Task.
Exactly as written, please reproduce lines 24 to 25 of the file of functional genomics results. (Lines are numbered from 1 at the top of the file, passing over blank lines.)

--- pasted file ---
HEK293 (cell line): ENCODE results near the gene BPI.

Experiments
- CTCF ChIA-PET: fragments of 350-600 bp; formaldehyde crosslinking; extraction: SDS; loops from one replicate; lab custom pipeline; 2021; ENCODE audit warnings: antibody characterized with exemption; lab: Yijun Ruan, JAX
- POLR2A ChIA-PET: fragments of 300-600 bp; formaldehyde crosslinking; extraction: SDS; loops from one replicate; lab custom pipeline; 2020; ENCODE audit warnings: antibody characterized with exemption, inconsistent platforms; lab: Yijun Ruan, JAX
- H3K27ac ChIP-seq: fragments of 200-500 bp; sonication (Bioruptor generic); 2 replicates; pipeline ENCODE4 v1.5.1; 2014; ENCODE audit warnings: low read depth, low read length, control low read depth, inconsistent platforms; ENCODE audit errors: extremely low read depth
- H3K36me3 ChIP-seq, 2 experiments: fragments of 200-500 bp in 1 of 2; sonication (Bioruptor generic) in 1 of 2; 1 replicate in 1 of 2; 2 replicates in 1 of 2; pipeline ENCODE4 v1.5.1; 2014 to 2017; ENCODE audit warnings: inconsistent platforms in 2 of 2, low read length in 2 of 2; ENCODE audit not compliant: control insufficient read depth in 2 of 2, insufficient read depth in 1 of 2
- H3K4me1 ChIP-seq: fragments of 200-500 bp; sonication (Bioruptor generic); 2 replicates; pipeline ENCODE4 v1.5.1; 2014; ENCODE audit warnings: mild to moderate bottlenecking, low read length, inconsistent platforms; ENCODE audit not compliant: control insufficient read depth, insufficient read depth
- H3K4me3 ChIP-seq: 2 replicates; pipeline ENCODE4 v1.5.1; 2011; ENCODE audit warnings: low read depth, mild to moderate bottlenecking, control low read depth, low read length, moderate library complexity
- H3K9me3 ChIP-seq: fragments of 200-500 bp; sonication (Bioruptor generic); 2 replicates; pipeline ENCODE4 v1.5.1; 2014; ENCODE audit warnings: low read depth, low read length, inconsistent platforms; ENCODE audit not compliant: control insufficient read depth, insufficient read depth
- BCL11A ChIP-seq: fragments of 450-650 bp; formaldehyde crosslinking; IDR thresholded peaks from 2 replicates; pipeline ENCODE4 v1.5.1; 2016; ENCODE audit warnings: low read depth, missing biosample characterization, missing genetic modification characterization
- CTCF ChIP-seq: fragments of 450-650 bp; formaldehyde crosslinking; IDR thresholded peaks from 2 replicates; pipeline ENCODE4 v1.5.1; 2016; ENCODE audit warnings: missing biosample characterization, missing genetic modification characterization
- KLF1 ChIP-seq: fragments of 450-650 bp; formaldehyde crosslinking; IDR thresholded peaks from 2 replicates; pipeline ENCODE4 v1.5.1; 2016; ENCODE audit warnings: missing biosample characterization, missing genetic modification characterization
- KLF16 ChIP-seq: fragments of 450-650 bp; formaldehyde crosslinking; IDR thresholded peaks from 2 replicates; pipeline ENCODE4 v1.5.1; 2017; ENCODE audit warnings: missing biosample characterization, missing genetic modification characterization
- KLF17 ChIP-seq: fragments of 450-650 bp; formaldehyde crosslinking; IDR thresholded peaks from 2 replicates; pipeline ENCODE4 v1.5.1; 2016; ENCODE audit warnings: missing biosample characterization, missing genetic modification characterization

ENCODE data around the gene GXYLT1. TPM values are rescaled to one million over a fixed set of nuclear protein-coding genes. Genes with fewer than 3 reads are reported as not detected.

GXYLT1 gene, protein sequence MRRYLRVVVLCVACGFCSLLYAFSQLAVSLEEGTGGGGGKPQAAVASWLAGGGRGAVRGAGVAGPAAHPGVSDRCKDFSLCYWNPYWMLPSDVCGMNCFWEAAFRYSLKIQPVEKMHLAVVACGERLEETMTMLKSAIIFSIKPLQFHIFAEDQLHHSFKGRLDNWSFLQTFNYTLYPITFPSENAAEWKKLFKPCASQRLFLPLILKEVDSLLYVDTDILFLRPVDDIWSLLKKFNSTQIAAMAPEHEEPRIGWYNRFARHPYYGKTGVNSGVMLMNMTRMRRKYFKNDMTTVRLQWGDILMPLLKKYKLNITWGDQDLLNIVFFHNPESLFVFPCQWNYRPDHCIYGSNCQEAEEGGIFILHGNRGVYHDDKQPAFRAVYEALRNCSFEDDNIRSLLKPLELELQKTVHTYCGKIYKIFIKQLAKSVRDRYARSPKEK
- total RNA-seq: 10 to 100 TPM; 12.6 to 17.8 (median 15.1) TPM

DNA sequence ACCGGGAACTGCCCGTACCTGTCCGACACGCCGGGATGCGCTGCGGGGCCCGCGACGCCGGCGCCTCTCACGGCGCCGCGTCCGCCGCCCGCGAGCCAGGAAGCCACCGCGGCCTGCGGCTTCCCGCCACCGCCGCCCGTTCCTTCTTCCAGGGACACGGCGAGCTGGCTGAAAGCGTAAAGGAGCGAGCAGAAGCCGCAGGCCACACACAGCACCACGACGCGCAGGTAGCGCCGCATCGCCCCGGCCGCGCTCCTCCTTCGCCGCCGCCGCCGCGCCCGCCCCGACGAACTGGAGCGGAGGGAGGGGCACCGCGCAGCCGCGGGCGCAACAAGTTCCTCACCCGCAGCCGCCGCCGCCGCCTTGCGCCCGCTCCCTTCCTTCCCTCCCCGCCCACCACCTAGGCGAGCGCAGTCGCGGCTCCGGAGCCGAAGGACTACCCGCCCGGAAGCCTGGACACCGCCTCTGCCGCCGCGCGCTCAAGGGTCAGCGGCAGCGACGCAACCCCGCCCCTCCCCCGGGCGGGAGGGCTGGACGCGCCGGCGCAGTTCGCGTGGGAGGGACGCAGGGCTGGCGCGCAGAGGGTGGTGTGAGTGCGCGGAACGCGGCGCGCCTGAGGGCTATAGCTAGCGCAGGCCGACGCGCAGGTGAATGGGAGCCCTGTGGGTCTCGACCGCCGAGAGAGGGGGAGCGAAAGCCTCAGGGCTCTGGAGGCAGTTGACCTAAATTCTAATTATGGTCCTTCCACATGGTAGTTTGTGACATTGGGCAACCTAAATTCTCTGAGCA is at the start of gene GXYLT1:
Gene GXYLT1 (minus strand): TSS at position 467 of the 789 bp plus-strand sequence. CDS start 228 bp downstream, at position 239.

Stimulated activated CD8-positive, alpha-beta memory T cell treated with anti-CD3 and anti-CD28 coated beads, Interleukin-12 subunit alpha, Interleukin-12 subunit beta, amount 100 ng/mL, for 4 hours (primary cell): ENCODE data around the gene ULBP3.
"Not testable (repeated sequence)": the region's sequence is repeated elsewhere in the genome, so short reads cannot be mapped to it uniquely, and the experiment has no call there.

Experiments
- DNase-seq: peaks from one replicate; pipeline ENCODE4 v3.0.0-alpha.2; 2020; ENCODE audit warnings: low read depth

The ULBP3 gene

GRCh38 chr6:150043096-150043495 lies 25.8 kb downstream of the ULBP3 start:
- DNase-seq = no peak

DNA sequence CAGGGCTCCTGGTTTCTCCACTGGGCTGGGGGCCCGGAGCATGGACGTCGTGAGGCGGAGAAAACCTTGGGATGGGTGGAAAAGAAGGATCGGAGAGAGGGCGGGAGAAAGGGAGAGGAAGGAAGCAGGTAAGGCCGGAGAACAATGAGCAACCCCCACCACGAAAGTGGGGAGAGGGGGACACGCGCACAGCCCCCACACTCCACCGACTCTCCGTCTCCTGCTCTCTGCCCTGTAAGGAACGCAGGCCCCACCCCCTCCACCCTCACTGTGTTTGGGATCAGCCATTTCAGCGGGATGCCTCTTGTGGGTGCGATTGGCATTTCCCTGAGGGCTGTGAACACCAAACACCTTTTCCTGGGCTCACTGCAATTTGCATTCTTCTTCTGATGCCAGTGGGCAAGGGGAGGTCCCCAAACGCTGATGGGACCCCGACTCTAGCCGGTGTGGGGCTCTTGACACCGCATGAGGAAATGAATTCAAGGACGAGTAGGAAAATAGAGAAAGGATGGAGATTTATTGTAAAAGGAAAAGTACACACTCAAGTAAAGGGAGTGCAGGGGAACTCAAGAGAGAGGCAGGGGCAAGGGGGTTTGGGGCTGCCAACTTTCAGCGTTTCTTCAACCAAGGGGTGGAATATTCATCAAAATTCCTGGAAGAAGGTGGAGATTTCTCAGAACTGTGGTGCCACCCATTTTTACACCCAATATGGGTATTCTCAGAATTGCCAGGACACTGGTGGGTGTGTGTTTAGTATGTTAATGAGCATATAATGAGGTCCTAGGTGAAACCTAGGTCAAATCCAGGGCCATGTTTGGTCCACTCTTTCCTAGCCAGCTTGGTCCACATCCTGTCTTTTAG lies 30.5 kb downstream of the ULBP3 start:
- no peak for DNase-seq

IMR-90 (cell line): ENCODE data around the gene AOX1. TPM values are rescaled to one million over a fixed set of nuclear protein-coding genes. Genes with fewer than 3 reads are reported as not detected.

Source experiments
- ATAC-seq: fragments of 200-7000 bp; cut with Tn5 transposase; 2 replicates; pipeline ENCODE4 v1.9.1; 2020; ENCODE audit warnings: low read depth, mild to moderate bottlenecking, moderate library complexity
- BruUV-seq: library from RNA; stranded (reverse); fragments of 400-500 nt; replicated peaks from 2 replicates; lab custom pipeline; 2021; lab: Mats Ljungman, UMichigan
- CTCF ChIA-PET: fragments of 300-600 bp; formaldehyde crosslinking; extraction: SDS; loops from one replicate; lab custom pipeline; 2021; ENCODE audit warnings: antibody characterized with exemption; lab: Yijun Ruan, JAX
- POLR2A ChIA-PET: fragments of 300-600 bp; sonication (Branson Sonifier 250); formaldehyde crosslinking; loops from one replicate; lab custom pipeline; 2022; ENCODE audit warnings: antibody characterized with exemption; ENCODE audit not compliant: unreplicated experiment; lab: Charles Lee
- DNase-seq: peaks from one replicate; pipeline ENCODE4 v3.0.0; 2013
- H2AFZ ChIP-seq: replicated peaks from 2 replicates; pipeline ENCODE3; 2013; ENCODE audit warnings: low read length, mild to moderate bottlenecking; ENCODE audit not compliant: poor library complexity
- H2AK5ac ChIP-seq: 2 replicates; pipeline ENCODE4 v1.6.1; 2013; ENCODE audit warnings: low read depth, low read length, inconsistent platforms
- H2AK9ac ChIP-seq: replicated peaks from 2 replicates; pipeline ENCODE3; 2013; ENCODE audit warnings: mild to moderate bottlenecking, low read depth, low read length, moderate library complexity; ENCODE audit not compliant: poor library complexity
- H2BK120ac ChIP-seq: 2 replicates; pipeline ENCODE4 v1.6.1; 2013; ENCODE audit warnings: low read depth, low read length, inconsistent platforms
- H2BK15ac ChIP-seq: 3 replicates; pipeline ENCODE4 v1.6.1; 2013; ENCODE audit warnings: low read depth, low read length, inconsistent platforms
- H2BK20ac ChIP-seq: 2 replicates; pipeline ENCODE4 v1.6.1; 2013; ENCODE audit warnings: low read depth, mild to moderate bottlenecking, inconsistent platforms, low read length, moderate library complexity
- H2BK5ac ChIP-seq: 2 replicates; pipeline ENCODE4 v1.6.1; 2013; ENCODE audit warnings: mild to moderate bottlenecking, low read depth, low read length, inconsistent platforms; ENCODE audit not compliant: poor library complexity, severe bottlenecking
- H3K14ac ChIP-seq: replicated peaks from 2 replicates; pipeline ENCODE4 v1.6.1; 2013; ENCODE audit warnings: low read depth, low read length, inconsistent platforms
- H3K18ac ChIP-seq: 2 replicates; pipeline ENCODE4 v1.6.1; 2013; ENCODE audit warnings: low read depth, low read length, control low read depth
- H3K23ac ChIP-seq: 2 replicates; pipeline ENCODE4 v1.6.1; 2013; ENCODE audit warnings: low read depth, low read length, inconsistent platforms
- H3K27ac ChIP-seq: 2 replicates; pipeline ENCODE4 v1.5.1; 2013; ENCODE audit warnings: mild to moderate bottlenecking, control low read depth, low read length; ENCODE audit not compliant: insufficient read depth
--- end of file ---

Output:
The ULBP3 gene

GRCh38 chr6:150043096-150043495 lies 25.8 kb downstream of the ULBP3 start: